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I have a decent working web application (Java/Servlet/Jsp) that I would like to improve the end user experience and what they get out of using the application. The web app captures business data through html forms and stores it in an Oracle database. It has good form data input validation. I display the data back in html pages. But I want better reporting capabilities of my data, I don't want it to be just some repository.

As an example, I have an Out Of Plant scheduler. Employees enter dates they will be on Business Travel, or Vacation, Jury Duty, etc... Right now I have a series of pull downs to filter that data by say Employee ID, a Date, a Category, and then two buttons to display data in either a list format or on a calendar. This works well, but now I want to add more filters. What if someone wants to see only Business Travel events by only employees in Dept 123. Or what if the user would like to show Holiday and Jury Duty events? Is there something better to use than just html form widgets, pull donws, check boxes and search fields?

This is the dilema for all my web apps. I collect data and want a great way to present this data back to the end user as information, not just data.

Is this a job for jquery, ajax, BIRT, etc...?? Having an easy way to make bar charts & graphs of a query I conceive with the end user filters applied is desired too. Oh and of course upper management loves excel documents. Right now I can spit out Excel by specifying the reponse header in the java servlet.

BTW, this is a one man show, I am the programmer and designer.

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5 Answers

The ExtJS library has a very powerful grid control, that allows reordering and hiding of columns, searching, sorting etc. And it looks nice, too. ExtJS also includes controls for charts, but I prefer to use Flot instead, because it's pure JavaScript and IMO more flexible.

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Stay far away from EXT if you value user experience. The demos look impressive, but require custom work to get features to work together correctly. 4.0 performance for complex grids is horrible. My previous company spent more than their share trying to find workarounds for ext's shortcoming/bugs and in the end the performance was abysmal on any version of ie (including 9) –  Chris Janssen Jul 18 '12 at 22:37
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I'm not very familiar with Java, but you should check out the Google Charts API as a possible way to easily implement your charts. As for some of your other UI questions, check out this question on UI pattern libraries and websites. You should find something there that will be useful or inspirational.

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Thanks for pointing out Google Charts. It seems pretty powerful. I would love to use it but I would have to get the blessing of my company since we are a defense contactor for the goverment. I wouldn't want to see our charts on wikileaks! –  jeff Dec 8 '10 at 14:49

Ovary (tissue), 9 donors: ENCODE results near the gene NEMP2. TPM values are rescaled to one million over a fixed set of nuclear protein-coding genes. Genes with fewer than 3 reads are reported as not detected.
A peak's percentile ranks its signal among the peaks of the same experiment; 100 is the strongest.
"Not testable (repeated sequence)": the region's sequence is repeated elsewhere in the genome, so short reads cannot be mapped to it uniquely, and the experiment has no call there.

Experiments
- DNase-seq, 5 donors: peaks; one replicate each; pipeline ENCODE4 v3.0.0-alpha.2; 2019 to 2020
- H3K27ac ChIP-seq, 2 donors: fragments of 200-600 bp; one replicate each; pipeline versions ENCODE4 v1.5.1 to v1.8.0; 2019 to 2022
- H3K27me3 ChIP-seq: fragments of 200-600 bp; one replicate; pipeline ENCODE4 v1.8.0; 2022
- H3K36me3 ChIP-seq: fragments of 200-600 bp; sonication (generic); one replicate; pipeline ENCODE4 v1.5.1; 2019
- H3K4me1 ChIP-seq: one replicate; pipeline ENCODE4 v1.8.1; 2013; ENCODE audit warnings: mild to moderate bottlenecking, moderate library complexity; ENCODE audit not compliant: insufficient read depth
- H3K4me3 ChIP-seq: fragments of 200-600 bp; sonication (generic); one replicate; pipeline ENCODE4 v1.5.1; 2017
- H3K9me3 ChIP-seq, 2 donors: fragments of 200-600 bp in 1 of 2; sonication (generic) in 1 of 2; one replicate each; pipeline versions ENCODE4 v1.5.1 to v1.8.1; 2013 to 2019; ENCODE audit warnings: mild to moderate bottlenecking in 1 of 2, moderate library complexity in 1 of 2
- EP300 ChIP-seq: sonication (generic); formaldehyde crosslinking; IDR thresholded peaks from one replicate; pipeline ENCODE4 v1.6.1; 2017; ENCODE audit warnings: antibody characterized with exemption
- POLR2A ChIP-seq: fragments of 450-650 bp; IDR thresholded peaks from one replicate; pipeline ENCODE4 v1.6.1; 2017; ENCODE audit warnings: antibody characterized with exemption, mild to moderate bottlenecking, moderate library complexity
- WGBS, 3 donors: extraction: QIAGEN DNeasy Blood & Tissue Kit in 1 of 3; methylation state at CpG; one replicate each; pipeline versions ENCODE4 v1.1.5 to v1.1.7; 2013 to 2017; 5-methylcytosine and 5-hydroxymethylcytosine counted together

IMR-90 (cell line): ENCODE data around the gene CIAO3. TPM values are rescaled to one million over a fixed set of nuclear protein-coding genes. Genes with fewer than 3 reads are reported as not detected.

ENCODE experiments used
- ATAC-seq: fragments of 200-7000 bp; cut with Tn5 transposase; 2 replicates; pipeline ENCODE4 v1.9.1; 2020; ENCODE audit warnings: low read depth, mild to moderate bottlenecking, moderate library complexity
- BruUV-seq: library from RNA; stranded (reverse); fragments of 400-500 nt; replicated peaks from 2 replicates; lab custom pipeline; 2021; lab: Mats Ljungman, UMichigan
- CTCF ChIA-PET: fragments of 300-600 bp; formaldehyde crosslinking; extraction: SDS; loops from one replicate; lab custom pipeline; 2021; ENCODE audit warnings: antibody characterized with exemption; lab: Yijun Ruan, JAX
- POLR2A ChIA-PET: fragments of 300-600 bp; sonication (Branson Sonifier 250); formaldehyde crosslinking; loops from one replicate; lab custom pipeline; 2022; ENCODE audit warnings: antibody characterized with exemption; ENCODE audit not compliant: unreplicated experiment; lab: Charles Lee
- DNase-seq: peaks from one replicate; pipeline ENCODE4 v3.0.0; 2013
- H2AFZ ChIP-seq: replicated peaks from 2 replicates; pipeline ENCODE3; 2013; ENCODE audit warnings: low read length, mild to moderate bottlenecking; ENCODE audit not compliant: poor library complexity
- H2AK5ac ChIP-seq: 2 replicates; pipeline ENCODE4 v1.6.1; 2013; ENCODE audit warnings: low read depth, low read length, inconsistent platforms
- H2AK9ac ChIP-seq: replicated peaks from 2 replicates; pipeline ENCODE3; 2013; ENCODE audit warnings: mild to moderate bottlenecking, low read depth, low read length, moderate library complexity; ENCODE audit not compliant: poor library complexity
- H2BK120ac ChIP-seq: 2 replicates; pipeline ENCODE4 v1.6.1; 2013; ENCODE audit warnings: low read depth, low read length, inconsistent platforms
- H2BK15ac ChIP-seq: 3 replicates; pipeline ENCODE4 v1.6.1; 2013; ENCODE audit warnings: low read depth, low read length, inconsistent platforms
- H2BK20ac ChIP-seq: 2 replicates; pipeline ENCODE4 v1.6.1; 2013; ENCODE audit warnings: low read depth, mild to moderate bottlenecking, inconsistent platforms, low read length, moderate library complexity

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If you have some flexibility in delivery, you could utilize a RIA technology like Adobe Flex to develop even widgets/components (if not a complete app). Otherwise, your other options are using jQuery, CSS, and other purely web technologies like that to achieve the "cool factor" but that produces its own challenges in cross browser compatibility (something Flex and Flash Player would shield you from). The Dojo toolkit is an interesting option as well, but it also has its own set of challenges.

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You can check out google chart and visualization api. They are very javascript oriented so all you have to worry is how to get the data from your database and fill the needed arrays and it shows pretty good charts. Yes, showing charts adds some bells and wistles.

There is also an open source flash chart engine http://teethgrinder.co.uk/open-flash-chart/index.php

Also check out dashboardzone.com to get some ideas on how to present your data as charts.

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Similar to the Google Charts API, I would recommend Highcharts It's quite flashy – not to be confused with being made in flash – and can be a great way to visualize the data you have available. It is another JavaScript charts library which uses SVG when available and an alternative method for IE. Either way, it's mostly straight HTML, JavaScript, and CSS. Highcharts is licensed software and it is not a "service" in the cloud. Which would likely fit your needs better than the Google Charts API. For licensing information: http://www.highcharts.com/license

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Highcharts stopped using canvas quite a while ago. It uses SVG with a fallback to VML in IE. –  Chetan Sastry Mar 3 '11 at 5:34
    
Thanks. Edited. –  sholsinger Mar 3 '11 at 14:17
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